For 8 children we were able to obtain a bottleneck value of approximately , using the point set given in Table 1. This point arrangement could best be described as a single point on one pole, five points almost arranged in a pentagonal shape in the opposite hemisphere, with the remaining two points situated close to the opposite pole. A plot of the point set is given in Figure 12.
0.43706  0.25681  0.86199 
0.19162  0.96778  0.16333 
0.76029  0.64488  0.078046 
0.53892  0.037955  0.8415 
0.57761  0.67051  0.4656 
0.43604  0.82836  0.35169 
0.97339  0.22864  0.015302 
0.082855  0.20074  0.97613 
For 9 children, we obtained a point set with a bottleneck value of approximately , using the point set given in Table 2. This configuration could best be described as a point on one pole, 5 points in an almost pentagonal shape near the equator and 3 points forming a triangle around the opposite pole. A plot of the point set is given in Figure 13.
0.0016014  0.14111  0.98999 
0.13233  0.79515  0.59181 
0.77068  0.33782  0.5403 
0.87494  0.24761  0.41615 
0.61366  0.717670  0.3292 
0.11711  0.94182  0.31506 
0.83887  0.069402  0.53988 
0.43883  0.84718  0.29953 
0.87953  0.055801  0.47256 
Finally, for 10 children, we obtained a point set with a bottleneck value of approximately , using the point set given in Table 3. This configuration could best be described as a point on one pole, 6 points in an almost hexagonal shape near the equator and 3 points forming a triangle around the opposite pole. A plot of the point set is given in Figure 14.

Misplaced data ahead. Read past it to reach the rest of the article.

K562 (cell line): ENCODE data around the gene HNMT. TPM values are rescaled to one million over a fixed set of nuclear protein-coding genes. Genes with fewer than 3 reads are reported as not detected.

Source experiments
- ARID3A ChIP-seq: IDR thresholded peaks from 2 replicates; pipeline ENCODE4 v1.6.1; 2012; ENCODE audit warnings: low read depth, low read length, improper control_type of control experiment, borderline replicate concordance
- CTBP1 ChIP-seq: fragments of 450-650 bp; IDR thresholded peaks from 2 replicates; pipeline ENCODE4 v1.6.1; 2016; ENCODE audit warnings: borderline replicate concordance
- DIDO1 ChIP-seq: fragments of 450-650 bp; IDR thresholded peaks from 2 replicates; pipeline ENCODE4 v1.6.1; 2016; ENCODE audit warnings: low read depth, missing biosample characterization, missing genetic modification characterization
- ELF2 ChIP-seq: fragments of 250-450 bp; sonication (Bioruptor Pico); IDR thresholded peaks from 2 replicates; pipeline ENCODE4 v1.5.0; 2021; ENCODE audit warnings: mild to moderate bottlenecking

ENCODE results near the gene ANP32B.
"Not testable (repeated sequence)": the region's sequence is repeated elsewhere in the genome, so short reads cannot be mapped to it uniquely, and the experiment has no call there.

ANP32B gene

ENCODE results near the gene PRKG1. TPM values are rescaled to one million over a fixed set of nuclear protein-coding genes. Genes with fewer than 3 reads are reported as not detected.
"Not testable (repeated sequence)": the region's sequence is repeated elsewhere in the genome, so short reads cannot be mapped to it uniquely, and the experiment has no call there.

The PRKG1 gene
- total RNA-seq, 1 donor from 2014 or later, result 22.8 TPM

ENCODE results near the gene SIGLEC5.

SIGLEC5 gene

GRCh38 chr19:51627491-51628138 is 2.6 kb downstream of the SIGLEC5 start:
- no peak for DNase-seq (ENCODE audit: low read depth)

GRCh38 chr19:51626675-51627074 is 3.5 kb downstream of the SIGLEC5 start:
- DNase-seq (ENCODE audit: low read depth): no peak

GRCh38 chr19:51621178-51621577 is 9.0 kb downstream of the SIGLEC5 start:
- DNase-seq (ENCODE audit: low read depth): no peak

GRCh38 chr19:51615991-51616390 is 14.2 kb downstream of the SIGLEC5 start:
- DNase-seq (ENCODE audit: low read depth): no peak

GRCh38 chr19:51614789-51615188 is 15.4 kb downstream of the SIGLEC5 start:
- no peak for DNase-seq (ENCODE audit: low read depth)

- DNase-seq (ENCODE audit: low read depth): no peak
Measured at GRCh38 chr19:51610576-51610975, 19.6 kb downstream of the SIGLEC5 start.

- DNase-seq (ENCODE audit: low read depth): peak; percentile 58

0.9707  0.015168  0.23983 
0.5  0.86603  0 
0.49562  0.85955  0.12461 
0.98247  0  0.1864 
0.5  0.86603  0 
0.49986  0.86579  0.023435 
0.68647  0.13024  0.7154 
0.24313  0.55298  0.79693 
0.10477  0.4889  0.86603 
0.12718  0.084591  0.98827 
The point sets we have obtained, both analytically and experimentally, seem to suggest that as the number of children increases, the length of the bottleneck edge in a worstcase arrangement of the children decreases. We believe that this is case, and hence we make the following conjecture.
Conjecture 1.
Let be a root vertex with children , where such that angles between children with respect to are at least and the radial distances of all children are equal to 1. Let be the optimal bottleneck path that starts at and visits all children and suppose that are placed so as to maximise the bottleneck length of .
Also let be a root vertex with children , such that angles between children with respect to are at least and the radial distances of all children are equal to 1. Let be the optimal bottleneck path that starts at and visits all children and suppose that are placed so as to maximise the bottleneck length of .
Then .